We made full use of all types of auxiliary examinations to evaluate the risk of operation, and we created a detailed plan. The patient recovered well after the resection of the giant neurofibroma and replantation of the scalp flap with pedicel. At the same time, we analyzed and discussed the diagnosis, treatment and prognosis of the disease to provide a reference for our clinic practice.


A 25-year-old female was admitted to the hospital complaining about a progressive, painless soft tissue mass of the head and neck. The swelling was a red spot that was first noticed by her parents at the age of one. The patient underwent surgery to resect the swelling 13 years ago. She had no neurological deficits and no signs or family history of NF1.

The soft tissue mass located in the left occipito-cervical region measured 27 cm x 22 cm x 6 cm and resembled a giant soft pouch. It involved the auris sinistra, which presented with a sagging deformity (Fig. 1). The external auditory canal was blocked by tumor tissue. There were many gray-brown pigment spots in the lesion area. The two largest integrated spots were located on the top of the head and behind the auris sinistra; they measured approximately 6.5 cm x 2.7 cm and 12 cm x 4 cm, respectively (Fig. 2). There were no cutaneous pigmentary lesions in other parts of the body.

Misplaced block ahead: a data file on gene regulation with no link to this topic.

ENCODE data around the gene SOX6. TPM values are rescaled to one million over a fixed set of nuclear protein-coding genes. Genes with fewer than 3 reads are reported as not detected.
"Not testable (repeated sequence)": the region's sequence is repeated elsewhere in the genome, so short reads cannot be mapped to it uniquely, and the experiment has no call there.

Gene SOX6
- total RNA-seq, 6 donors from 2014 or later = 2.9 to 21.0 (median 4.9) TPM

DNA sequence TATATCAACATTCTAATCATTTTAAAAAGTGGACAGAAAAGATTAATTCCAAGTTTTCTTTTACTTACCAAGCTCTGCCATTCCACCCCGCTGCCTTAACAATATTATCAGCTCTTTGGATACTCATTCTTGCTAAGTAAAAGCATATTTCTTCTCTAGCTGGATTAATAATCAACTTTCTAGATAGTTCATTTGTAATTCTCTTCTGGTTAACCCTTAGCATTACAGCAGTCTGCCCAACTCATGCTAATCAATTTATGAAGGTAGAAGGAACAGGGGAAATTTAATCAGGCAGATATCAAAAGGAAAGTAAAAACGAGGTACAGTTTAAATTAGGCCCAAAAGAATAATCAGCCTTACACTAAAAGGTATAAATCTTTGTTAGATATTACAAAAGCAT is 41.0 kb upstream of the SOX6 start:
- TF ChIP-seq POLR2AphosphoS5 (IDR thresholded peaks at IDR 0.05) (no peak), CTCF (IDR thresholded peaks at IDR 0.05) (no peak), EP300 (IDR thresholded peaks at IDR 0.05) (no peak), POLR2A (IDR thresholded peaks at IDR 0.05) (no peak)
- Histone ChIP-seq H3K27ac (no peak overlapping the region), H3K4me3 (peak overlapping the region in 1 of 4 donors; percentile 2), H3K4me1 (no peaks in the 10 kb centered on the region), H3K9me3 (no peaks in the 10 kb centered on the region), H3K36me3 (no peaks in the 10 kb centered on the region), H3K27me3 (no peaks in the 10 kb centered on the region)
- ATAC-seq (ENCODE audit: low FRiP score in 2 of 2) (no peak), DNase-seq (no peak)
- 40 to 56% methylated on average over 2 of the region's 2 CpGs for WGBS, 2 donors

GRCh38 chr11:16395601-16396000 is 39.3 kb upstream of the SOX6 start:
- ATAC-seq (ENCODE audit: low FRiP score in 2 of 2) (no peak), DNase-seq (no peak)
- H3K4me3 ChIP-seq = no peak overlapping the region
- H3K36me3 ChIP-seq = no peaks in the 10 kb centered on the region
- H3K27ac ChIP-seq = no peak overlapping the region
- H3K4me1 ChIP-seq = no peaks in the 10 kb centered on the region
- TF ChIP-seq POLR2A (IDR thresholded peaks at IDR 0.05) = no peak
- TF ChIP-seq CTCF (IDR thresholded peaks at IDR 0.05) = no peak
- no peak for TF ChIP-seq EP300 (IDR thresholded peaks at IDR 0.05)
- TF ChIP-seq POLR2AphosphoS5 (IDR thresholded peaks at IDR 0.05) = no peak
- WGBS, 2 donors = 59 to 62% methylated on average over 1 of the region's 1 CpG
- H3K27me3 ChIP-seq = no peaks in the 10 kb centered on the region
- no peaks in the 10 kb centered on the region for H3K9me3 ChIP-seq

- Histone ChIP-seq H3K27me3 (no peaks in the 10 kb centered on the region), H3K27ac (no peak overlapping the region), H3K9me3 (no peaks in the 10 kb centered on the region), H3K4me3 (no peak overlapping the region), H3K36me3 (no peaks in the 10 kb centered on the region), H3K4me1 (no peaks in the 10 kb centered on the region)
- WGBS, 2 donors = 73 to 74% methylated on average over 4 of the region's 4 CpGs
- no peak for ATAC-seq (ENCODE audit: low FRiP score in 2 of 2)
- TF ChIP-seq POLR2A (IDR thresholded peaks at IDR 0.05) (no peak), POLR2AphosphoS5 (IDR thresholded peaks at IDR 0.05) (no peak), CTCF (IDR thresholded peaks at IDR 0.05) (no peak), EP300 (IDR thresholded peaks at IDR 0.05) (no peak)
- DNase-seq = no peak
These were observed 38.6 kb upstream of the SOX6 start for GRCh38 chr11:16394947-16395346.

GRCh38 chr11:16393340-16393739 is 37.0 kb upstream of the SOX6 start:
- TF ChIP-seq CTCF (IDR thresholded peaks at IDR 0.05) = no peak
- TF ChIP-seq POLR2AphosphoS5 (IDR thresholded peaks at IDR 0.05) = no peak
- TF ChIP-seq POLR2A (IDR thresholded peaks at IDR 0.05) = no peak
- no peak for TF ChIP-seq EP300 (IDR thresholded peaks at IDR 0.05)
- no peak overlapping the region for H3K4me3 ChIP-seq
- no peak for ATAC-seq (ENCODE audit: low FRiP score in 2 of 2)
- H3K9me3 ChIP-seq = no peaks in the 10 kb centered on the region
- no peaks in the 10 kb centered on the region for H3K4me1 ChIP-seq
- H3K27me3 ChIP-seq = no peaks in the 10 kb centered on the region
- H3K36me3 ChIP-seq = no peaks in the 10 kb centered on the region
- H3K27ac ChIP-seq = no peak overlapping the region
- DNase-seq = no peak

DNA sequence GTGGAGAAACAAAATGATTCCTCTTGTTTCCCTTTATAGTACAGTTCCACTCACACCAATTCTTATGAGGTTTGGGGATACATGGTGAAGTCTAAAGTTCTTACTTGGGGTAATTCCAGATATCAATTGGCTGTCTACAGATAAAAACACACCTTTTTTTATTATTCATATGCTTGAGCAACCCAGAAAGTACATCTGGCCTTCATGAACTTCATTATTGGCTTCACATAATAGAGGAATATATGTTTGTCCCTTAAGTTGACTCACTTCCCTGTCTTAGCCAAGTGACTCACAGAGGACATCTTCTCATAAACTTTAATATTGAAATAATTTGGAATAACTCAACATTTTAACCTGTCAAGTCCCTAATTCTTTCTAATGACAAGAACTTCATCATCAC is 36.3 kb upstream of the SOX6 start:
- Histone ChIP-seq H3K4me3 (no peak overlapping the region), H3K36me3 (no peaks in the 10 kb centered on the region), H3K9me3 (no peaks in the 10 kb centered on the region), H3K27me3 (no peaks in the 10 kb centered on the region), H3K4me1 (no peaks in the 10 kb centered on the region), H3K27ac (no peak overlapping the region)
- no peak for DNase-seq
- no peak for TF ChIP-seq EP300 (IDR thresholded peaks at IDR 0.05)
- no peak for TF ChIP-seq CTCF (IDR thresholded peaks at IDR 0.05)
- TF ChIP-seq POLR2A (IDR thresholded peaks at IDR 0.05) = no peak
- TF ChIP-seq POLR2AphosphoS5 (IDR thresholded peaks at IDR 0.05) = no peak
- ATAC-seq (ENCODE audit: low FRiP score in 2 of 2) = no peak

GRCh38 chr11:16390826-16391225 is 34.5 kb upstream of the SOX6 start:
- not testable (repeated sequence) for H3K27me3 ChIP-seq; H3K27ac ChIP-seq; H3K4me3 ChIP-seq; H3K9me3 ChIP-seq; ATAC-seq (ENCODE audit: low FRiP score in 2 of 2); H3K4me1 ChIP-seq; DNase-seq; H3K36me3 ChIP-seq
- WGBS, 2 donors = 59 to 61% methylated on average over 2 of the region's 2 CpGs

Fig. 1 A 25-year-old woman presented with a giant neurofibroma in the left scalp. Preoperative imaging: frontal, oblique, posterior and lateral views (a, b, c, d). 

Fig. 2 A) The tumor, which involved the auris sinistra and the external auditory canal, is blocked by tumor tissue (arrow); B, C) multiple, well-defined, irregular brownish lesions typical of café-au-lait spots; large fusion spots (arrow). 

Auxiliary check. Color Doppler flow imaging (CDFI) showed that a giant irregular soft tissue mass was located in the occipito-cervical region on the left, with noobvious border. The ultrasonic signal of the subcutaneous soft tissue was extremely disordered. Many blood flow signals and the arterial spectrum could be measured. The sinusoids and liquid dark area measured 2.5 cm x 0.95 cm and 2.1 cm x 0.9 cm, respectively (Fig. 3).